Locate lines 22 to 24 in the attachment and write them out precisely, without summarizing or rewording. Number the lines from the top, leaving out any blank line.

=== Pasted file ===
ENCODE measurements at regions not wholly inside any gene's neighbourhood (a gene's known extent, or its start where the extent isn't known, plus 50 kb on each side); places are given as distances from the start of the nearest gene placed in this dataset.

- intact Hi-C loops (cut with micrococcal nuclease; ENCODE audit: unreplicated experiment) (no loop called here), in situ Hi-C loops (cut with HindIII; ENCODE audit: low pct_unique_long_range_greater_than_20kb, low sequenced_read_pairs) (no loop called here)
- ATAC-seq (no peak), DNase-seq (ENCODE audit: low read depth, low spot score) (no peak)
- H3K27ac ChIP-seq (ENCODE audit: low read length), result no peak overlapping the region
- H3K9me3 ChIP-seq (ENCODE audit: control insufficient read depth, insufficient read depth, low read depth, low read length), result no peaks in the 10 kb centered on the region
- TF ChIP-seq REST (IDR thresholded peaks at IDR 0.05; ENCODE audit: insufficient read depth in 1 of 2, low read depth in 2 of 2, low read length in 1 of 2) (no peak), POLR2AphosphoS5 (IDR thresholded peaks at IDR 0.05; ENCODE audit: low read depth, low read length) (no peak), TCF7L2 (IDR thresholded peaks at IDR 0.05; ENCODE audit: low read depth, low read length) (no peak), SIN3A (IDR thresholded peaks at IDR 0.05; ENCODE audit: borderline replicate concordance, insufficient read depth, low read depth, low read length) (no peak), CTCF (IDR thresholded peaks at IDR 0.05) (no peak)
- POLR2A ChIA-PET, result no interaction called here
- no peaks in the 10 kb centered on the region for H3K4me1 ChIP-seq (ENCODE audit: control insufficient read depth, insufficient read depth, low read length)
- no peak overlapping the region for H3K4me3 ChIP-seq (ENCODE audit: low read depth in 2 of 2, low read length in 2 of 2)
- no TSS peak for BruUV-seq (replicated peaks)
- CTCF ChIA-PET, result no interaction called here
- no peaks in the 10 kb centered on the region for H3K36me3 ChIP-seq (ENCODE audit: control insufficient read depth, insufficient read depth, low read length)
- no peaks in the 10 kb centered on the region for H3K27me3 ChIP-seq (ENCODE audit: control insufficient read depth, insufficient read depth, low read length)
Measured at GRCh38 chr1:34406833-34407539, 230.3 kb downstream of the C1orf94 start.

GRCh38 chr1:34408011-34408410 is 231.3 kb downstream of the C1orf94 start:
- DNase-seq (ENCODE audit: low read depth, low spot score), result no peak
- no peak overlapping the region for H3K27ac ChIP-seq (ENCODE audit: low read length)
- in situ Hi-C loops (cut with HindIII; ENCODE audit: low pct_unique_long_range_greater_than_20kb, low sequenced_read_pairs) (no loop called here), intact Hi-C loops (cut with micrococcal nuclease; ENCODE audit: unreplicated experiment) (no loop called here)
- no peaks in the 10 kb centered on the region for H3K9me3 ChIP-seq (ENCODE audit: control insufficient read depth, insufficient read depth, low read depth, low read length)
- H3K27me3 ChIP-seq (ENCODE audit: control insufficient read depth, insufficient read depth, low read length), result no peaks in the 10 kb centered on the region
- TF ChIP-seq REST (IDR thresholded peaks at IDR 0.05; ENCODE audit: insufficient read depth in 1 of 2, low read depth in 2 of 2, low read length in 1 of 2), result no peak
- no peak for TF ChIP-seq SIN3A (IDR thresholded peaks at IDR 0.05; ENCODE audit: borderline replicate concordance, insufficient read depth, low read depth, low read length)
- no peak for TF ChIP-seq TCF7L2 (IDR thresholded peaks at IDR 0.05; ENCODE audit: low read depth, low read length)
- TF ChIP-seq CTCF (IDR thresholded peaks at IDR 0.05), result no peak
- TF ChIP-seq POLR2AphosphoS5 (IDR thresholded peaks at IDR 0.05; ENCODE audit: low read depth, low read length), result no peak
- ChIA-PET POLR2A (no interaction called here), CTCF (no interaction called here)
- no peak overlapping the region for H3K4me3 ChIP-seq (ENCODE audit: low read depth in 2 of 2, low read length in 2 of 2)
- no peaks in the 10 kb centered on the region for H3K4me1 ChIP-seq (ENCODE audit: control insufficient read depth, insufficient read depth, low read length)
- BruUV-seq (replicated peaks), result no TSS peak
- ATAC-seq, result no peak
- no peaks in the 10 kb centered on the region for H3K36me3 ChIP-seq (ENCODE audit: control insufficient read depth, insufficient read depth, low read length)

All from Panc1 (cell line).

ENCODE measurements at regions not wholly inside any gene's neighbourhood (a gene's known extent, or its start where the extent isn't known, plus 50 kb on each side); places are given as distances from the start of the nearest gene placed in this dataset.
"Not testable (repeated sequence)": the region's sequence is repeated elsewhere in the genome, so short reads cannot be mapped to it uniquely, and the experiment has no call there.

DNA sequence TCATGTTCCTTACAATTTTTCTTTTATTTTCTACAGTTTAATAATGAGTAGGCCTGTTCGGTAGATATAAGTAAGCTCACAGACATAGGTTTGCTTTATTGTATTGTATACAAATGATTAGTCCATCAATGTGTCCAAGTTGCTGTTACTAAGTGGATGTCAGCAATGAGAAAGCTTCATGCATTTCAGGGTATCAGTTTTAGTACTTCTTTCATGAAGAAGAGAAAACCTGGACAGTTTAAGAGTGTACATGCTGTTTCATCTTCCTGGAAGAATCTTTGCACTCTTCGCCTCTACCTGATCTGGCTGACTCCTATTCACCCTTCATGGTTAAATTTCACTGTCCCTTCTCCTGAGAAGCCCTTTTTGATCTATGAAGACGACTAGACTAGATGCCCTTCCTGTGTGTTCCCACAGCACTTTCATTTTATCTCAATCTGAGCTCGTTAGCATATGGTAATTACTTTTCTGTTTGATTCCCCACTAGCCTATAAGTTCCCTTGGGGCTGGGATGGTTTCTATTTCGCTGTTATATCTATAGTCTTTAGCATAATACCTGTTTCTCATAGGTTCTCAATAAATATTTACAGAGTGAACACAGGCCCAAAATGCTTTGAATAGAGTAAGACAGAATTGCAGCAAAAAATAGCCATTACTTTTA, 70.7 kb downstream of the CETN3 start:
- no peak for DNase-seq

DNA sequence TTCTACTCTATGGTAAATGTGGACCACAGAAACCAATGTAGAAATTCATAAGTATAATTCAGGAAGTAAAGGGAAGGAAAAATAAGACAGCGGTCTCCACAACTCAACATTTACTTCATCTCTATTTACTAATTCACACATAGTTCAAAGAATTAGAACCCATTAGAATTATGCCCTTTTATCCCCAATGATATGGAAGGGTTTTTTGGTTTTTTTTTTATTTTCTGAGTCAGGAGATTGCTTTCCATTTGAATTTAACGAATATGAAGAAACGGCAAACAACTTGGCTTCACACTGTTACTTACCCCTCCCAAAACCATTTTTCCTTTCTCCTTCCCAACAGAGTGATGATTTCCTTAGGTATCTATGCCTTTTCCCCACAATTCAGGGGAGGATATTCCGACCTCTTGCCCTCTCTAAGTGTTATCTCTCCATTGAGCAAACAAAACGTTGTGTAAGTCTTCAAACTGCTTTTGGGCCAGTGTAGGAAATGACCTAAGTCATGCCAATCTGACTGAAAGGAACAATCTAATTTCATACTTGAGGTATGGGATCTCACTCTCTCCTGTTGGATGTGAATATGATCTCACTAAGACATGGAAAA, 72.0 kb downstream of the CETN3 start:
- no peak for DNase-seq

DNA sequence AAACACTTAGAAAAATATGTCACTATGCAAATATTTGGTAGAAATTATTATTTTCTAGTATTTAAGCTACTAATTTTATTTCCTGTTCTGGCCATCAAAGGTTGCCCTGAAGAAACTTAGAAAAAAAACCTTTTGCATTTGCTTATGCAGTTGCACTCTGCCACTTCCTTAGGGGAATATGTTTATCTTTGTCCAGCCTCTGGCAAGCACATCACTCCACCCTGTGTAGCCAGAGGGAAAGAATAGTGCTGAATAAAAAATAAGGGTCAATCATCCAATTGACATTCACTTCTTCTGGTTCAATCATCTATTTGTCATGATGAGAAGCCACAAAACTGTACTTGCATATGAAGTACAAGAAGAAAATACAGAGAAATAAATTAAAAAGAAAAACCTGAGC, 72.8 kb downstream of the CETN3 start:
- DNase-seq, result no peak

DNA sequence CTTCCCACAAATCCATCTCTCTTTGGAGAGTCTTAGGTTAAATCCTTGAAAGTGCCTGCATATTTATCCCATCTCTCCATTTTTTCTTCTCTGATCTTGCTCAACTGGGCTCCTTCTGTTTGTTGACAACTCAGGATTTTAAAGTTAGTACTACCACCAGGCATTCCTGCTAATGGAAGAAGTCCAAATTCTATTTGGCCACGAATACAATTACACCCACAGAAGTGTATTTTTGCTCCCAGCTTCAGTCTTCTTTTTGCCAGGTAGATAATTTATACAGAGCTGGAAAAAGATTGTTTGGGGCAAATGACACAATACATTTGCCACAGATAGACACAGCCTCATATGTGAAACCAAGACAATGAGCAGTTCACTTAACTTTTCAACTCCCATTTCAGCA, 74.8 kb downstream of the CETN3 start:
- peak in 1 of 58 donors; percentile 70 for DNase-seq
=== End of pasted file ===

- no peak for TF ChIP-seq SIN3A (IDR thresholded peaks at IDR 0.05; ENCODE audit: borderline replicate concordance, insufficient read depth, low read depth, low read length)
- no peak for TF ChIP-seq TCF7L2 (IDR thresholded peaks at IDR 0.05; ENCODE audit: low read depth, low read length)
- TF ChIP-seq CTCF (IDR thresholded peaks at IDR 0.05), result no peak